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Heroin Abuse Counseling
Heroin addiction is one addiction that is rising at a very rapid rate. Between people who are using heroin to treat chronic pain when cut off from their prescription supply and people who are using it to get high, heroin use, addiction, and overdose is now being called an epidemic.
Fortunately, there are many treatment methods for heroin addiction. One highly successful treatment is medication assisted treatment. This type of treatment combines medication with addiction counseling.
Heroin addiction counseling is a key component of medication assisted treatment. It helps you reach long term recovery success. There are several types of heroin abuse counseling that are frequently useful.
Goals of Counseling for Heroin Abuse
In order to be a successful counseling method, counseling must help a heroin addict meet certain goals. According to the National Institute on Drug Abuse, these goals are:
- Modifying behavior that leads to heroin use.
- Modify attitudes about heroin use.
- Increase healthy behaviors and skills that help to prevent future use.
- Help an addict understand and maintain other forms of treatment such as drug therapy.
Without accomplishing these goals, counseling is ineffective. Although most counseling methods accomplish this, they need to be individually structured to suit the addict's needs. You should choose the heroin counseling method that is right for your goals.
Cognitive Behavioral Therapy
Cognitive behavioral therapy is one of the most common types of counseling. Cognitive behavioral therapy accomplishes several things. According to the National Library of Medicine, these are:
- Develops positive thinking skills.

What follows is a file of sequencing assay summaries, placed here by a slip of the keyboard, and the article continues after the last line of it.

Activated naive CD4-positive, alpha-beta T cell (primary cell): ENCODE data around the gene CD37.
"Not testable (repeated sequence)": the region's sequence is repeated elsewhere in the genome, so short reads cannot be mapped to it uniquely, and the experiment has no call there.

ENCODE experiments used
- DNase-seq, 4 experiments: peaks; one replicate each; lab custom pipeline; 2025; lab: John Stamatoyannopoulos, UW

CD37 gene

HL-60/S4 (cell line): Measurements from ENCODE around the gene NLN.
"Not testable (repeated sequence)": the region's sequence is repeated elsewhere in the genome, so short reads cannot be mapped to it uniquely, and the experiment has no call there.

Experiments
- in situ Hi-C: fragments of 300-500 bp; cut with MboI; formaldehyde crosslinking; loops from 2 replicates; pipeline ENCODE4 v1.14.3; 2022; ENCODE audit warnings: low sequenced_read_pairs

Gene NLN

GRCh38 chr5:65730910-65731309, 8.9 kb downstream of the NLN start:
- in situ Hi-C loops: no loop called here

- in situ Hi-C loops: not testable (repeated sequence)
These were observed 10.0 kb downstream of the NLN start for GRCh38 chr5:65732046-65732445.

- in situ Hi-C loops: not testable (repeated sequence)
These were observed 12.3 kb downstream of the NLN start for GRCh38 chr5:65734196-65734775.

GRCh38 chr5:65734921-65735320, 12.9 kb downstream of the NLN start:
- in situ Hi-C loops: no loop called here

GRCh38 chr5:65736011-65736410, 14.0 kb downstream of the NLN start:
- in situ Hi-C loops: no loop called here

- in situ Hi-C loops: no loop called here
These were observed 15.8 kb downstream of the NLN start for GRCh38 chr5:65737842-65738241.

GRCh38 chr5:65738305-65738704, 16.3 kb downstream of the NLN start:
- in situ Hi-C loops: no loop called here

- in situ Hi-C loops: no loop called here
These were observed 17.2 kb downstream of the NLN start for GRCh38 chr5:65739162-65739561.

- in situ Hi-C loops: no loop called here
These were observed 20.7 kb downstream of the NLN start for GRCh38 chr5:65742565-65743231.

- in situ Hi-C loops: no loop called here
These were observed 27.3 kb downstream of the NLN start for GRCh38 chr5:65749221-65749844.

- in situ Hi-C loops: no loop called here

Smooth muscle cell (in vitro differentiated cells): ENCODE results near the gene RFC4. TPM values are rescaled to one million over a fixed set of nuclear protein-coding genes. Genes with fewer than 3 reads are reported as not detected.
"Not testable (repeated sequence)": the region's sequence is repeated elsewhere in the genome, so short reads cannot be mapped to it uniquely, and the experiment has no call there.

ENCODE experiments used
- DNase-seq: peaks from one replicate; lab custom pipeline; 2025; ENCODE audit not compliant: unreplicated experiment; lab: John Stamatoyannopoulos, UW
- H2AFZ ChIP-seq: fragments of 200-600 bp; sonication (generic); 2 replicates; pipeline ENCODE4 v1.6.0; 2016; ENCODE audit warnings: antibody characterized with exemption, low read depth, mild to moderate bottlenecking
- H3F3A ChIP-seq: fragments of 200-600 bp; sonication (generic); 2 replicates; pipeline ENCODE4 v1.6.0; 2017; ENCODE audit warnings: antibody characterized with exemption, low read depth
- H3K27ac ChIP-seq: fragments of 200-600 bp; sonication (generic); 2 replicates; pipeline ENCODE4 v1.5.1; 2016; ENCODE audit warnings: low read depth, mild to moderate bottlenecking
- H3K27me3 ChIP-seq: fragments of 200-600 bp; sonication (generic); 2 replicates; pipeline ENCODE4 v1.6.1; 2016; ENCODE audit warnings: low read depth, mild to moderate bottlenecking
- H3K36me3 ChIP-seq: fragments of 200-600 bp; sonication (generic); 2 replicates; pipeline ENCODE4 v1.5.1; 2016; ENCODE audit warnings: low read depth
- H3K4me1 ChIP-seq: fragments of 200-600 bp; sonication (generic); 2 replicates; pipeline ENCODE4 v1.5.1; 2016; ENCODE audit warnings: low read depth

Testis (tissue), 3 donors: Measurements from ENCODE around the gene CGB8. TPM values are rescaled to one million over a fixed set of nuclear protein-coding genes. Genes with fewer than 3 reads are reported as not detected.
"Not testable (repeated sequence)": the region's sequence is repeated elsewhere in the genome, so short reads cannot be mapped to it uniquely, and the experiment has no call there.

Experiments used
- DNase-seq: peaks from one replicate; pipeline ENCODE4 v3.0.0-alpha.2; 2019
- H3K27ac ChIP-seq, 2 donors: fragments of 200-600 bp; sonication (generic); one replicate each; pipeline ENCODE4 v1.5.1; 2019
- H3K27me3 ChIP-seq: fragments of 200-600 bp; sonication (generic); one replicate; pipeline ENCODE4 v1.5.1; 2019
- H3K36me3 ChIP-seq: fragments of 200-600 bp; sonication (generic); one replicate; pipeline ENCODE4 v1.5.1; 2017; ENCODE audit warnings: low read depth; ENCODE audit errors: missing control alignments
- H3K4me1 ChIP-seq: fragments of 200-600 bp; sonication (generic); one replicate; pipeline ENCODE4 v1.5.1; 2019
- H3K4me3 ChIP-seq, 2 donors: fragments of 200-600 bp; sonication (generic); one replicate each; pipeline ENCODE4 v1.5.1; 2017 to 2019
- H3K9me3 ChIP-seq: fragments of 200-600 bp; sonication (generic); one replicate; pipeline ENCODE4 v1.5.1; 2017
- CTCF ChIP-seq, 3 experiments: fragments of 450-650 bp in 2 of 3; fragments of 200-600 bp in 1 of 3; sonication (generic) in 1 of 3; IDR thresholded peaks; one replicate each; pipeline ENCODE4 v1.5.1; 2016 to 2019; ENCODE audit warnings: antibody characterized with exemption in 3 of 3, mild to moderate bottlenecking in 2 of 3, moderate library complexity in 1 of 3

- Reduces negative thoughts that create circumstances that involve drug use.
- Supports operant learning.
- Adds motivation for decreasing or stopping drug use.
- Identifies the cause and consequences of heroin use.
- Helps the addict deal with the cause and consequences of addiction.
Cognitive behavioral therapy often involves both group and individual talk therapy sessions. These sessions involve learning new techniques for dealing with the addiction and behavioral issues that lead to the addiction.
Contingency management is useful in combination with cognitive behavioral therapy. According to Pennsylvania State University, contingency management has three main components. These components are:
- The behavior that needs to be changed.
- Things that reinforce the new behavior.
- Consequences for the undesirable behavior.
Contingency management works like this:
- Addict exhibits a positive behavior.
- Therapist or treatment center rewards the positive behavior.
- Therapist or treatment center does not reward negative behavior.
It is a relatively simple way to change an addictive behavior into a better one. It uses a form of classical conditioning. The typical behaviors that contingency management seeks to change in a heroin addict are:
- Heroin Use
- Opiate Use in General
- Missed Counseling Sessions
- Missed Doctor's Appointment